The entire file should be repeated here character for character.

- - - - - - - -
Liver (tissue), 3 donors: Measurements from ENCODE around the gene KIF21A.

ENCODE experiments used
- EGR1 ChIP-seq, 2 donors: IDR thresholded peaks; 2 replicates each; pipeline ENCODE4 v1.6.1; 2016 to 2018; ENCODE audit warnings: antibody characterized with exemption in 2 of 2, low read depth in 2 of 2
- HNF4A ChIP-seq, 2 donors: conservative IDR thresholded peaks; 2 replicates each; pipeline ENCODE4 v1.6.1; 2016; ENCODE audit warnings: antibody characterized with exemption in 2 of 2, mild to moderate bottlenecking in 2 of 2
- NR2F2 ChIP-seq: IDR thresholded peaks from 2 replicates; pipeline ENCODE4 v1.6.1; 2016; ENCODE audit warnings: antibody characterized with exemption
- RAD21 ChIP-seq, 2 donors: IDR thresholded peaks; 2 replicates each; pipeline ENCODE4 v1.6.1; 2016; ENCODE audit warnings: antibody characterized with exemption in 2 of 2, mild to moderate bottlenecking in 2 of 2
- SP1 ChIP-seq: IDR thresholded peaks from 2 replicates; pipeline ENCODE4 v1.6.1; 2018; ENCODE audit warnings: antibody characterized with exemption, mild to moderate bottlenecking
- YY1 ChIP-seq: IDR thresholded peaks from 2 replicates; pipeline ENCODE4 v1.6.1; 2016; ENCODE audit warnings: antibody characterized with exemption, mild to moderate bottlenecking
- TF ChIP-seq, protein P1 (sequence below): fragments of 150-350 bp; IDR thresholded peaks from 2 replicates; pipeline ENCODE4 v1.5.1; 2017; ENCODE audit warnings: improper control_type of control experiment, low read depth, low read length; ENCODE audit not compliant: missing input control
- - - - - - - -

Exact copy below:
Liver (tissue), 3 donors: Measurements from ENCODE around the gene KIF21A.

ENCODE experiments used
- EGR1 ChIP-seq, 2 donors: IDR thresholded peaks; 2 replicates each; pipeline ENCODE4 v1.6.1; 2016 to 2018; ENCODE audit warnings: antibody characterized with exemption in 2 of 2, low read depth in 2 of 2
- HNF4A ChIP-seq, 2 donors: conservative IDR thresholded peaks; 2 replicates each; pipeline ENCODE4 v1.6.1; 2016; ENCODE audit warnings: antibody characterized with exemption in 2 of 2, mild to moderate bottlenecking in 2 of 2
- NR2F2 ChIP-seq: IDR thresholded peaks from 2 replicates; pipeline ENCODE4 v1.6.1; 2016; ENCODE audit warnings: antibody characterized with exemption
- RAD21 ChIP-seq, 2 donors: IDR thresholded peaks; 2 replicates each; pipeline ENCODE4 v1.6.1; 2016; ENCODE audit warnings: antibody characterized with exemption in 2 of 2, mild to moderate bottlenecking in 2 of 2
- SP1 ChIP-seq: IDR thresholded peaks from 2 replicates; pipeline ENCODE4 v1.6.1; 2018; ENCODE audit warnings: antibody characterized with exemption, mild to moderate bottlenecking
- YY1 ChIP-seq: IDR thresholded peaks from 2 replicates; pipeline ENCODE4 v1.6.1; 2016; ENCODE audit warnings: antibody characterized with exemption, mild to moderate bottlenecking
- TF ChIP-seq, protein P1 (sequence below): fragments of 150-350 bp; IDR thresholded peaks from 2 replicates; pipeline ENCODE4 v1.5.1; 2017; ENCODE audit warnings: improper control_type of control experiment, low read depth, low read length; ENCODE audit not compliant: missing input control